[The Burton 40 Years Forward fam shready in Kühtai. Photos: carlosblanchard.com]
40 years is a long time in anything, let alone snowboarding. In 2017 Burton will ring in this landmark moment, so to prep us for the occasion we were shuttled in to Burton Europe HQ in Innsbruck to be walked through the new 2017 swag and put it through its paces on-hill in Kühtai.
Beginning with a look back on Burton's long, rich heritage in snowboarding we were treated to a few nuggets from the vaults – one of Jake's first ever production models, his initial press release where he described what 'snow surfing' was to a doubtless nonplussed public and a recap of how far both the sport and the brand have come from their humble beginnings in Vermont back in 1977 – before being given some more in-depth presentations on some of Burton's key drives for the 2017 winter range.
Though they make a ton of different gear these days, Burton's foundations lie in hardware and 'Built on Boards' is a mantra we heard often. And when it comes to making boards they're still at the cutting edge, as they were four decades back.
Between booting bindings across the room, an entertaining product honcho explained their Infinite Ride concept (overbuilding their boards and then breaking them in with a fancy machine so they're good to go off the rack) and how all their high-end decks are still made in Austria before getting to the nitty gritty of 2017 where, in addition to some finely tweaked classics like the eternal Custom, Process, the Fish et al there are some killer-looking new models like the Branch Manager and Gate Keeper in the Family Tree line. Of course, as usual there are a few tasty colabs coming out too – the Led Zeppelin one on the new Easy Living was certainly turning heads.
Another key point Burton were keen to make is how women have been at the heart of their business since day 1 – and with Donna Carpenter now CEO there's no chance of this changing. Ain't no pinking and shrinking here – the women's gear is designed from the get go for the female anatomy and riding specifics, and they were proud to revel in a team that's consistently included the best female riders in a line that traces from Victoria Jealouse to Anna Gasser. The fact that their category manager frickin RIPS (as we'd discover the following day) reinforces this commitment.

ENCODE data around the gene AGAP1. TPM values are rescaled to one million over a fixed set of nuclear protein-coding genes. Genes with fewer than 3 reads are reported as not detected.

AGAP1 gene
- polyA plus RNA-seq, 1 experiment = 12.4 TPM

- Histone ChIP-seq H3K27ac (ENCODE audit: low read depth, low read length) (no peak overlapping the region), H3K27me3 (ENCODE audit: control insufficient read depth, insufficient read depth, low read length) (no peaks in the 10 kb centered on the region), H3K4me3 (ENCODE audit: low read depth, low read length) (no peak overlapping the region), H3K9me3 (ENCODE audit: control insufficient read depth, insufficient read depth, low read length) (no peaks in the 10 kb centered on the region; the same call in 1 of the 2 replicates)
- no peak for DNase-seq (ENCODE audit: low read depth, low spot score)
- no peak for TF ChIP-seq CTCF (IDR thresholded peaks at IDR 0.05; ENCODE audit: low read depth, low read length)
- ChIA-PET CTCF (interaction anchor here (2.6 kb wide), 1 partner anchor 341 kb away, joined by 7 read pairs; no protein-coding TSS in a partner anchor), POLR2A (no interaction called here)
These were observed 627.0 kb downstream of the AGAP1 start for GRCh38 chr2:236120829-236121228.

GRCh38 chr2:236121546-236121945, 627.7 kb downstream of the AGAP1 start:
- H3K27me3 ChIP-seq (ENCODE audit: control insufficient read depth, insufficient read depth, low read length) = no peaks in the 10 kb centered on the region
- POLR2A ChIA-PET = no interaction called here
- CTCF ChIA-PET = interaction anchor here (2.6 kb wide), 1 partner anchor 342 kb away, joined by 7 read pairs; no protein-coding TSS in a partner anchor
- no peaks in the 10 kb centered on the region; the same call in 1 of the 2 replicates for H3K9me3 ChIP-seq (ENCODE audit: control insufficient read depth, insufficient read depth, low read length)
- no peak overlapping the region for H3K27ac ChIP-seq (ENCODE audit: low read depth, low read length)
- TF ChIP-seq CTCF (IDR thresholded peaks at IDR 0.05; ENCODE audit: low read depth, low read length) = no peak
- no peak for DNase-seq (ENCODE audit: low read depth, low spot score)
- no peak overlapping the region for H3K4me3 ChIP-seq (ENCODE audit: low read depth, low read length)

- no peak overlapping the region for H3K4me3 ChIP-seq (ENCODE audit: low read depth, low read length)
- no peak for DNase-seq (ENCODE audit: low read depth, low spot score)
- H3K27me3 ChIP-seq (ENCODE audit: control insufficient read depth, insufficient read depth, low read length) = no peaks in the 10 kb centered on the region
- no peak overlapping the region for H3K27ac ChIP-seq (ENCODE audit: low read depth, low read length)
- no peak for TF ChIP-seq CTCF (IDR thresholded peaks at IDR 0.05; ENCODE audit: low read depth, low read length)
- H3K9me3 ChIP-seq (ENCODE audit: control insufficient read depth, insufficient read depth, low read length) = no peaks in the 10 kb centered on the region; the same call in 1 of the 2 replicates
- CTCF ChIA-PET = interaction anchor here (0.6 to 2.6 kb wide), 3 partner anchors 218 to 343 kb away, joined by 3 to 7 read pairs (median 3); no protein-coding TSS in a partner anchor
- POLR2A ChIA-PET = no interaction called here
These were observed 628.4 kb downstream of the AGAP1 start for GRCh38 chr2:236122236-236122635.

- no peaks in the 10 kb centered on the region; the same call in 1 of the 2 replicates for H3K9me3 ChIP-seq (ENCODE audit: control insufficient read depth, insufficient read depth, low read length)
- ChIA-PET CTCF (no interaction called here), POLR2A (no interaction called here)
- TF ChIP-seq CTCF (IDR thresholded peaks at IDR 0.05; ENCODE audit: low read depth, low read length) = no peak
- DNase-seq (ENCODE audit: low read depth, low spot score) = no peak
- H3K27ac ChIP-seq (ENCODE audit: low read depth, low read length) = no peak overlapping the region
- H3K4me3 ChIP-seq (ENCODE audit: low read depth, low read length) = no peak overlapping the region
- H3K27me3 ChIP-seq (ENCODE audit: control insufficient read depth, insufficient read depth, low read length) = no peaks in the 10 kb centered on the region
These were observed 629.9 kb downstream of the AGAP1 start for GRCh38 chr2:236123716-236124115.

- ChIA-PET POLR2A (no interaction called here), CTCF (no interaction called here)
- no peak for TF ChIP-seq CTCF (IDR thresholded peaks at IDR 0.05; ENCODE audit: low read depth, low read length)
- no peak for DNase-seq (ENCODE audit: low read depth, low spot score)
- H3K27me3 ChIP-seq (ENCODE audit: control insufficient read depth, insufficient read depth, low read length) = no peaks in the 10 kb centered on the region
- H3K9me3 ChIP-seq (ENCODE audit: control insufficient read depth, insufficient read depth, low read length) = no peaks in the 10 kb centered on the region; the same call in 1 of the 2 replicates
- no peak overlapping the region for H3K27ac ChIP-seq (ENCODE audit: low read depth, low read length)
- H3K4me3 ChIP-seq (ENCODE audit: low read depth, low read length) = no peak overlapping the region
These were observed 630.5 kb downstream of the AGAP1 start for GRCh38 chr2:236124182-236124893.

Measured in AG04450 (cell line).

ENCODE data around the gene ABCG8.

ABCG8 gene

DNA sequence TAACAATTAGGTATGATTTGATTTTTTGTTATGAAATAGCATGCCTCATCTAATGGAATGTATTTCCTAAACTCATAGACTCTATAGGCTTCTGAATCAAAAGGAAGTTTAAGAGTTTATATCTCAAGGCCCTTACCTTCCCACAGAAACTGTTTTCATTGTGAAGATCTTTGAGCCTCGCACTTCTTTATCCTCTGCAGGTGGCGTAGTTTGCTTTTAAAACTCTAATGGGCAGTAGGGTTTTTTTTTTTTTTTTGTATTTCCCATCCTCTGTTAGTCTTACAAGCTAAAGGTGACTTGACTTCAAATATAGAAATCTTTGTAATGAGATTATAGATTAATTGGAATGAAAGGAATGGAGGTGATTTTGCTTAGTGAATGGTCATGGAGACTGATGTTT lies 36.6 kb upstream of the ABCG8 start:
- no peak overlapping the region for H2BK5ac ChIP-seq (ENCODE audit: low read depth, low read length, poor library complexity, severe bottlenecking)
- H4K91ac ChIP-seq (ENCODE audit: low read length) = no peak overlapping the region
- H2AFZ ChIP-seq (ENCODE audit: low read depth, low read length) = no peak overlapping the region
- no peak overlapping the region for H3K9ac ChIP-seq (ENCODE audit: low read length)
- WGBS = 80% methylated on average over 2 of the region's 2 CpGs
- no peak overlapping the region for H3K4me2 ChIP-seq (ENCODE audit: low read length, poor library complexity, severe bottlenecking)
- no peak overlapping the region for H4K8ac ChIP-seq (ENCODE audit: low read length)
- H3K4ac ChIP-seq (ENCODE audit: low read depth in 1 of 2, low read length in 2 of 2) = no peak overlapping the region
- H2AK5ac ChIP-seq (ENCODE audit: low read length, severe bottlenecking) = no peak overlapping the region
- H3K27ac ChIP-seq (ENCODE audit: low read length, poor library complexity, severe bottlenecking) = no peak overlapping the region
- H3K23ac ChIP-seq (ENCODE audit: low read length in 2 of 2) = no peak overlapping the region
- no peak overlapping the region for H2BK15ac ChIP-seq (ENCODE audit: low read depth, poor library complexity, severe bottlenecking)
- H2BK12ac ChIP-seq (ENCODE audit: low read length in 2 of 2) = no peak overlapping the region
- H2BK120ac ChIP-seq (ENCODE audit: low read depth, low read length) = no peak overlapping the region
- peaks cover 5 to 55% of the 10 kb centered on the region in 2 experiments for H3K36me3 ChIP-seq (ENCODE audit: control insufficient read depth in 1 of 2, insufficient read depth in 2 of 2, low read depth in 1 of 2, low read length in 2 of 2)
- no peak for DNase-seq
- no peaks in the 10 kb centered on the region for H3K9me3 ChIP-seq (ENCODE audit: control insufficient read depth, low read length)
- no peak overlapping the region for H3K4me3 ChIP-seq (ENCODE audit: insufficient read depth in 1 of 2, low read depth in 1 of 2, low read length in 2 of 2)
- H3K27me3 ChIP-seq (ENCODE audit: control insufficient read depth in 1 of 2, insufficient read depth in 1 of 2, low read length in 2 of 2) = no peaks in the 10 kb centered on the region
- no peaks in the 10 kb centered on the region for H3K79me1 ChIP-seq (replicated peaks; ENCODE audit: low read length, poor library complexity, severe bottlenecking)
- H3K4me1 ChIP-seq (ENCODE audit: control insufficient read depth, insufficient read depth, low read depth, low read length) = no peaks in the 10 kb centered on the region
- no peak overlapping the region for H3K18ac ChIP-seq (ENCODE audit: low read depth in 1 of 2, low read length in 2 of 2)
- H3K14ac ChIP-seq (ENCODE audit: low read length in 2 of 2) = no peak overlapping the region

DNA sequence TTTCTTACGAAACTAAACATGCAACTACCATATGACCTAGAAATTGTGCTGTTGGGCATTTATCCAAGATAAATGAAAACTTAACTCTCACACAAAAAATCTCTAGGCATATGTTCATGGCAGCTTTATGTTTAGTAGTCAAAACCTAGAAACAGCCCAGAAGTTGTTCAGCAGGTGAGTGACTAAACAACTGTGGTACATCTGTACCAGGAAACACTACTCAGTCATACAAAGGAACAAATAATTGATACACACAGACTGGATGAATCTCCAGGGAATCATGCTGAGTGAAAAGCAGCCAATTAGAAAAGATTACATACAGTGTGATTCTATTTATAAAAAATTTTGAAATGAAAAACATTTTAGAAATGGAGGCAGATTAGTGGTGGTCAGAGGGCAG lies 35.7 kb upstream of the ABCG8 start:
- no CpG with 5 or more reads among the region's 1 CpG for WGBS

And then there's sustainability. It was refreshing to hear their transparency and how Burton are self-aware enough to realise that, really, snowboarding isn't perhaps the best thing you can do for the planet – that would be the old mud hut and homegrown mung beans. But as a company their mission is to minimise their impact: from bluesign certification (guarantees that each product is made with safe chemicals and meets the highest standards for the environment and factory workers – 75% of their outerwear is now bluesign approved), factory audits to make sure conditions are above board, to having their board factory heated by wood offcuts.
As interesting as getting the chat is, though, there's no substitute for actually riding the stuff, and that's exactly what we had the chance to do the next day in Kühtai. Some took off splitboarding, others – including our crew – were content to blast around the resort at Mach 10 slashing, kicking out Methods and generally having a blast on the new steeds – keep an eye out for reviews later this year. One thing to note is the Landlord is perhaps not the ideal choice for the near-terminally hungover: the thing is a high-performance SCUD missile and doesn't take lightly to being pussy-footed around on by hungover hacks. The Modified Fish, on the other hand, is a mellower affair but one that's still capable of charging when required.
So here's to you, Burton. Thanks for the goodtimes and here's to the next 40 years...